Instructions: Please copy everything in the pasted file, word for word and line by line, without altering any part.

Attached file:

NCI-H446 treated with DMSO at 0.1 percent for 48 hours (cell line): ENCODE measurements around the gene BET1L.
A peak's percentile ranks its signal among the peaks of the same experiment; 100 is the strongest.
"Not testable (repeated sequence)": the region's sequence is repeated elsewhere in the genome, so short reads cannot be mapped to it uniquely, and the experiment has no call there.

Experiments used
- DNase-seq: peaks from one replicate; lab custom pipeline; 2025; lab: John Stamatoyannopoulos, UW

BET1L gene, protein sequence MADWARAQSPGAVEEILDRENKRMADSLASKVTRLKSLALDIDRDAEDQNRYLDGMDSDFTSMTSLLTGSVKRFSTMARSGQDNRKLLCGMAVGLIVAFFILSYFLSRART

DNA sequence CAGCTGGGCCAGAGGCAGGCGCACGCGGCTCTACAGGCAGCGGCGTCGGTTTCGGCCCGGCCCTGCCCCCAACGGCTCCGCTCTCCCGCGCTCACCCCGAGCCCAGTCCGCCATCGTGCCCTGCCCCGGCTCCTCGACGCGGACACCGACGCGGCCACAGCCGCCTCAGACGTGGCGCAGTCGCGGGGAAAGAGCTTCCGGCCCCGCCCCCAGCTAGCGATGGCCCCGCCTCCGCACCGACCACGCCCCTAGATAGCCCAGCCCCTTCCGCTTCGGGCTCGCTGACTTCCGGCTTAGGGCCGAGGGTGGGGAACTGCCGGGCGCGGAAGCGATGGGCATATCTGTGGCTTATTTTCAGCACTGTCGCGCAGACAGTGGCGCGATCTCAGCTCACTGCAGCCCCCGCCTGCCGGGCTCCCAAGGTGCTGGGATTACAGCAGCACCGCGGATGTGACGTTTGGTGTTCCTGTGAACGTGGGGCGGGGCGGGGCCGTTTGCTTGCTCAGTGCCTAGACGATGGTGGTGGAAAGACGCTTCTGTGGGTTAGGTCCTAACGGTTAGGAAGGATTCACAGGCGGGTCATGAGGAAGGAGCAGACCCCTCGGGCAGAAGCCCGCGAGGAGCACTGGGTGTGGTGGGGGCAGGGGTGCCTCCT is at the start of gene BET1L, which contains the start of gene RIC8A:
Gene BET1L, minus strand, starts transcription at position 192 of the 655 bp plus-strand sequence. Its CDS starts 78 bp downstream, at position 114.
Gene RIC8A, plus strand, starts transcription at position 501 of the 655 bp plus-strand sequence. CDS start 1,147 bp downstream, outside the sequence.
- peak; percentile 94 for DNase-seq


NCI-H446 treated with DMSO at 0.1 percent for 48 hours (cell line): ENCODE measurements around the gene BET1L.
A peak's percentile ranks its signal among the peaks of the same experiment; 100 is the strongest.
"Not testable (repeated sequence)": the region's sequence is repeated elsewhere in the genome, so short reads cannot be mapped to it uniquely, and the experiment has no call there.

Experiments used
- DNase-seq: peaks from one replicate; lab custom pipeline; 2025; lab: John Stamatoyannopoulos, UW

BET1L gene, protein sequence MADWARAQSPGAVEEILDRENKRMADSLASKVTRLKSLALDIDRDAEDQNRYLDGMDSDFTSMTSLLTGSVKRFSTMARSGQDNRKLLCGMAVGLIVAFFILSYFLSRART

DNA sequence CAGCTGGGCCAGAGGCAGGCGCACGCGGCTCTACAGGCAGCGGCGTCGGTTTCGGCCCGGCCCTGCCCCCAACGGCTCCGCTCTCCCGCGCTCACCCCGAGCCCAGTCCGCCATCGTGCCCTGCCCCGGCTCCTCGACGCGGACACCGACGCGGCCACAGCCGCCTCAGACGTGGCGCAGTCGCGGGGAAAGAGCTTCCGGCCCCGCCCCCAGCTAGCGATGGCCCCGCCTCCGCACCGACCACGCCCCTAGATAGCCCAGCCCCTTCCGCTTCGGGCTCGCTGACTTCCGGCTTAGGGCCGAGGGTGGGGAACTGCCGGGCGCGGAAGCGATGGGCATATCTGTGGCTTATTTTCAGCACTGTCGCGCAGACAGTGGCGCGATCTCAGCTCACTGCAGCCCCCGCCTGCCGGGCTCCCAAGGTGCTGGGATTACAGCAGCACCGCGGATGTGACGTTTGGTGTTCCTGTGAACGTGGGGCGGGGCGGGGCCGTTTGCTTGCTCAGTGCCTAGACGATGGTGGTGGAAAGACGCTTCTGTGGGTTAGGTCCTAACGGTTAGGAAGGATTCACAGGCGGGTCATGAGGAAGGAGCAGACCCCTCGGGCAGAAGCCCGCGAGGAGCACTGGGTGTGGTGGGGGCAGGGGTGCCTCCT is at the start of gene BET1L, which contains the start of gene RIC8A:
Gene BET1L, minus strand, starts transcription at position 192 of the 655 bp plus-strand sequence. Its CDS starts 78 bp downstream, at position 114.
Gene RIC8A, plus strand, starts transcription at position 501 of the 655 bp plus-strand sequence. CDS start 1,147 bp downstream, outside the sequence.
- peak; percentile 94 for DNase-seq